Phone Calls,Texts, Emails and Social Media Posts
Can the police record my phone calls or get copies of my texts, phone records, emails, and social media posts?
Actually, they can. Sometimes police will need a warrant. Other times, just a subpoena. And possibly, they won’t need anything but a computer and some time to search.
The information you put on social media such as Facebook, Twitter, LinkedIn, YouTube, and the like is basically public. While there are precautions you can take with some of those sites, like Facebook, to limit who is permitted to view your post, law enforcement can pretty easily access what you publish to those sites. And, once they do, they can use it against you.
Recording your phone calls and obtaining your phone records, which will often include the content of your text messages, is usually a bit more difficult. Law enforcement will issue a subpoena for those records, and the phone companies will comply. Once again, once obtained, the information will be admissible in court.
Some people think the phone companies record your phone calls. They do not. However, law enforcement can obtain a warrant to tap your telephone, which would allow them to record your phone conversations.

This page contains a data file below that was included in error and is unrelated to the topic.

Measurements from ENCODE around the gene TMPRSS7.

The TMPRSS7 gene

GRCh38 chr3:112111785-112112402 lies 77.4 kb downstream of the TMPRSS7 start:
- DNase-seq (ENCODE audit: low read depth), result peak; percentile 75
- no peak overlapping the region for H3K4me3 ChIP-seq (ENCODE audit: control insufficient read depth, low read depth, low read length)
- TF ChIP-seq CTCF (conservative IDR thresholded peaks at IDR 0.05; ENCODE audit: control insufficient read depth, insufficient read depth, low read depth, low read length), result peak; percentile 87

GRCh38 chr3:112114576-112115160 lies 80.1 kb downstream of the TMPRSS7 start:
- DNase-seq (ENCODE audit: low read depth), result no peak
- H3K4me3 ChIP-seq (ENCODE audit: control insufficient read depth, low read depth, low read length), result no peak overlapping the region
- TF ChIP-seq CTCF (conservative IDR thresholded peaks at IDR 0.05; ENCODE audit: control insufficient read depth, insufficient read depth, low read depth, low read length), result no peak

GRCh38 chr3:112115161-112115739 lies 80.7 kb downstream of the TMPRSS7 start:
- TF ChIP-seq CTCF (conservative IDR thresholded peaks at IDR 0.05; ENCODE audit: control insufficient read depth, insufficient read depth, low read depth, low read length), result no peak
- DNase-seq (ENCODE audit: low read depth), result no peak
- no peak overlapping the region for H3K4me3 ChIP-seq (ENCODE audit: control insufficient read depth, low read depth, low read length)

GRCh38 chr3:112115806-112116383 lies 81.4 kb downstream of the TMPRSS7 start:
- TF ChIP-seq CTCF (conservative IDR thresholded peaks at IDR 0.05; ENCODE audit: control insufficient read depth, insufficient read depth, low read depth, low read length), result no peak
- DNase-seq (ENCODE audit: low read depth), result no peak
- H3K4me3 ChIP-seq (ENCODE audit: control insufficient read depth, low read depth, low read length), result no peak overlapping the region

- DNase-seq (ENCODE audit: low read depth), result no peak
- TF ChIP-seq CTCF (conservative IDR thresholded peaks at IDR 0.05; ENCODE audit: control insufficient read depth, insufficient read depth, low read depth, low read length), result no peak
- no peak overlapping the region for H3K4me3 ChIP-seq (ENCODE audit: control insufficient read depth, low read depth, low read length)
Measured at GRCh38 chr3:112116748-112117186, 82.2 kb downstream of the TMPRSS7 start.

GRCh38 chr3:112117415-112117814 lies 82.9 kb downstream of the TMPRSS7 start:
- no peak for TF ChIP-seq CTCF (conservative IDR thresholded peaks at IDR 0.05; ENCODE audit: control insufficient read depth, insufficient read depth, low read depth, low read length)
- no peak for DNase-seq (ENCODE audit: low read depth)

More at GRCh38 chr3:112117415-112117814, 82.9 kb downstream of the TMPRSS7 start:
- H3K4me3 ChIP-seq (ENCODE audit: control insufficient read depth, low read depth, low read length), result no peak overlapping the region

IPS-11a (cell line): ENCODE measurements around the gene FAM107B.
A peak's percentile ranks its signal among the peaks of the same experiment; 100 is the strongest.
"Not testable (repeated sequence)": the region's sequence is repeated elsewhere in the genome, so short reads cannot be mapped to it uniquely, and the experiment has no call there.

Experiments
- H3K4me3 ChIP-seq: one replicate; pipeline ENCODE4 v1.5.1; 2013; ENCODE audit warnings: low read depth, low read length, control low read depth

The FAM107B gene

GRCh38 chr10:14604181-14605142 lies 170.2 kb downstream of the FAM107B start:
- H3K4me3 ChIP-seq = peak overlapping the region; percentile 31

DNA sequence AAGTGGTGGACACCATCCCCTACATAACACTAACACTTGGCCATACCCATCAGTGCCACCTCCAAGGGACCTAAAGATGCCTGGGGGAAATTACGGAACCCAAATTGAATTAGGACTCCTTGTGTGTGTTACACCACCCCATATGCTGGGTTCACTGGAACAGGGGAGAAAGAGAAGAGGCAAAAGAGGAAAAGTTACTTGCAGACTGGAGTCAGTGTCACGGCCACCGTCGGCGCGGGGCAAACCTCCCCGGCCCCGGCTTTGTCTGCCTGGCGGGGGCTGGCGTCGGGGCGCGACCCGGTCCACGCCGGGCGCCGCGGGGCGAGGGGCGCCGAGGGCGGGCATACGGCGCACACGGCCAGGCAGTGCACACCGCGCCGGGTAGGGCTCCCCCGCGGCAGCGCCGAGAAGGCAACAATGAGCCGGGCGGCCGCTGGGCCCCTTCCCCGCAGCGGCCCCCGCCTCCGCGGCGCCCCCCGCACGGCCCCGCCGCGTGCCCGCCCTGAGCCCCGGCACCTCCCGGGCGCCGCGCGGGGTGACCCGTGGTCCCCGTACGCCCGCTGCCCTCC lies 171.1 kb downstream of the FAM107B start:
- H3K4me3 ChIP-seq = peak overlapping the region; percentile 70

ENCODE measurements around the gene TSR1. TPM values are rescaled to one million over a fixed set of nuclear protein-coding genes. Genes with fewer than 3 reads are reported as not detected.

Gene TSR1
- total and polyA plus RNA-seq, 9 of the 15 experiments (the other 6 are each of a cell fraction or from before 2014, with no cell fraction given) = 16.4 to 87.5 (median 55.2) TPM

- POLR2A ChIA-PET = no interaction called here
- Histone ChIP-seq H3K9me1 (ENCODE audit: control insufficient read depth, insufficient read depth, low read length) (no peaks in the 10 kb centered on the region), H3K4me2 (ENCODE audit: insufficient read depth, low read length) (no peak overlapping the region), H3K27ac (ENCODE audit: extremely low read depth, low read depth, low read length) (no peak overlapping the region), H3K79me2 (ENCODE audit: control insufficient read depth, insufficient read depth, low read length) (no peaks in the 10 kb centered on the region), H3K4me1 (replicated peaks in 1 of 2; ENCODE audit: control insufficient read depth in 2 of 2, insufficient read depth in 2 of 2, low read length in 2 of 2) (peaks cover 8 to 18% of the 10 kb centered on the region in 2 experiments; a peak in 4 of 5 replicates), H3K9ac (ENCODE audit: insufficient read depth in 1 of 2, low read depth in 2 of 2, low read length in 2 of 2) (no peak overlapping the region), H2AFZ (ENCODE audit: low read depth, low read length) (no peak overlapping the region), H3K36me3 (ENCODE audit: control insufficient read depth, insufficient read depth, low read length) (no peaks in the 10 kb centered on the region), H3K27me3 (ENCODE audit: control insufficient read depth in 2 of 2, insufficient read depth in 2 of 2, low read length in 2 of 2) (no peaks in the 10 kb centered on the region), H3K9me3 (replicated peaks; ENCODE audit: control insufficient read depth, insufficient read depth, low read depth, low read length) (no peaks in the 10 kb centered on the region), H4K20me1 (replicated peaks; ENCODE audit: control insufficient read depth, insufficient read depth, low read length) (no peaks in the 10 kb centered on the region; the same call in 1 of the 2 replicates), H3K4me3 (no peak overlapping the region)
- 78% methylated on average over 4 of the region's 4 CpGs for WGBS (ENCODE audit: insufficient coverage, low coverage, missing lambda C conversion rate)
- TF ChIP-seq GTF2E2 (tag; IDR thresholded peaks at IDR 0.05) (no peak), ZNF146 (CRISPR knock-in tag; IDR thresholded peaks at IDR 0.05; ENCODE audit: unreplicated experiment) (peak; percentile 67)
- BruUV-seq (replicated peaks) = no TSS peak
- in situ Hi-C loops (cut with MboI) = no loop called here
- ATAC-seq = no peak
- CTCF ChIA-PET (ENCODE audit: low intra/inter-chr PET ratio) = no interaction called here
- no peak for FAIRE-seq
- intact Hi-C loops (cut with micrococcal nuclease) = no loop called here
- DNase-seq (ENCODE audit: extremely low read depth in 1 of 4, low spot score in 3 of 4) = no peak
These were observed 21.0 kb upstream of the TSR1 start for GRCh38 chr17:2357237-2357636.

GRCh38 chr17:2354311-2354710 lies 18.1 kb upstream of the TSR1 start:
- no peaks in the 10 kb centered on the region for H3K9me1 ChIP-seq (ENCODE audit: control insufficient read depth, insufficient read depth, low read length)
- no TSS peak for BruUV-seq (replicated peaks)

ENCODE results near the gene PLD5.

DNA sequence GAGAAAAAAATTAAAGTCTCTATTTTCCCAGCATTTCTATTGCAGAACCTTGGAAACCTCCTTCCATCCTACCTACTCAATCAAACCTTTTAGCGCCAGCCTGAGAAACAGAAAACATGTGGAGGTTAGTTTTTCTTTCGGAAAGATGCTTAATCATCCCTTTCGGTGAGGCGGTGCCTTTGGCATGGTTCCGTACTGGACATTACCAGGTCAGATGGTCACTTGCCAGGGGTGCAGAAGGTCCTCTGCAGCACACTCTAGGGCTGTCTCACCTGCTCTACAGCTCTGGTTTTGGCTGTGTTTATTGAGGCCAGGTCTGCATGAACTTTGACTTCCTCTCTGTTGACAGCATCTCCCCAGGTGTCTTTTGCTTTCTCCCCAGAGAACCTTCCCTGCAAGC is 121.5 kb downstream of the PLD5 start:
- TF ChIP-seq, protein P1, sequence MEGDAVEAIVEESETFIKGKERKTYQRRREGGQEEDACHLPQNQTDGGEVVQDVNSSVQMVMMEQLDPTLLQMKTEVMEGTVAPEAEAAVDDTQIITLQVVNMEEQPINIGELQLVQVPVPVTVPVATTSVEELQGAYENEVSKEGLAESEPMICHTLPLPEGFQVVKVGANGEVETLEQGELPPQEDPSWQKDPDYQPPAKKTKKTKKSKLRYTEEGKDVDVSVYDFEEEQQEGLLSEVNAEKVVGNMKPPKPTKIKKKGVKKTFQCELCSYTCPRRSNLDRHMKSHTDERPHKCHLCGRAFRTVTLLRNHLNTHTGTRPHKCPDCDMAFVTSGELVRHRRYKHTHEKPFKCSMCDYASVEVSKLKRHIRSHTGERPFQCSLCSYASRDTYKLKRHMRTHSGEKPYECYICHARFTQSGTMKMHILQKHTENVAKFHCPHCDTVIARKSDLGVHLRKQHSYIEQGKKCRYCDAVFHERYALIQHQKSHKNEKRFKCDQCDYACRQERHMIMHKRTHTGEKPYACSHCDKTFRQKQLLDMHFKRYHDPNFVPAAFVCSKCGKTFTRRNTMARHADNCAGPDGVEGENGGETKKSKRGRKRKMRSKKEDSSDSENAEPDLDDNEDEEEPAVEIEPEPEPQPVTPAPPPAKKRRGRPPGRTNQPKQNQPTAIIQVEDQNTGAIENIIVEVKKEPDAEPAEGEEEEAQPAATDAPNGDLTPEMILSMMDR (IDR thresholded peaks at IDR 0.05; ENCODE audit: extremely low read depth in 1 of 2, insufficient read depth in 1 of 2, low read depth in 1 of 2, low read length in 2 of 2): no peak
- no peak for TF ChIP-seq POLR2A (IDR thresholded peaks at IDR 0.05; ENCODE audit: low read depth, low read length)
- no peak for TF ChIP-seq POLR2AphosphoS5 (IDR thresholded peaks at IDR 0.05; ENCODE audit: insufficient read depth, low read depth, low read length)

You should assume anything you post on social media, in your texts, and on the phone will be used against you later. Be very careful about the kinds of things you say. Let me be clear: I am very much in favor of free speech and feel you should be able to say whatever you want to say. But, if you do, it is possible someone might be listening. Just be careful not to say something you wouldn’t want the jury to hear.
In that regard, many criminal defense lawyers will not want to discuss your case over the telephone. While your conversations with your lawyer are privileged (meaning they cannot be used against you and should not be listened to by law enforcement), that doesn’t mean the police aren’t listening. Why give them the opportunity to hear your communications with your lawyer at all?
You should exercise the same caution when you attempt to solicit legal advice online. Some sites like AVVO and Lawyers.com have interfaces you can use to communicate with lawyers. I often see people providing the facts of their case and then asking for legal advice. While I have not seen it happen yet, it is certainly possible for law enforcement to obtain your statements and use them as evidence against you later.
Many people are in prison because of something they said. That’s not to say they weren’t guilty of a crime, but rather, that had they kept their mouths shut, they wouldn’t have ended up in prison. Please don’t commit crimes, but if you do: don’t talk about it with anyone besides your lawyer.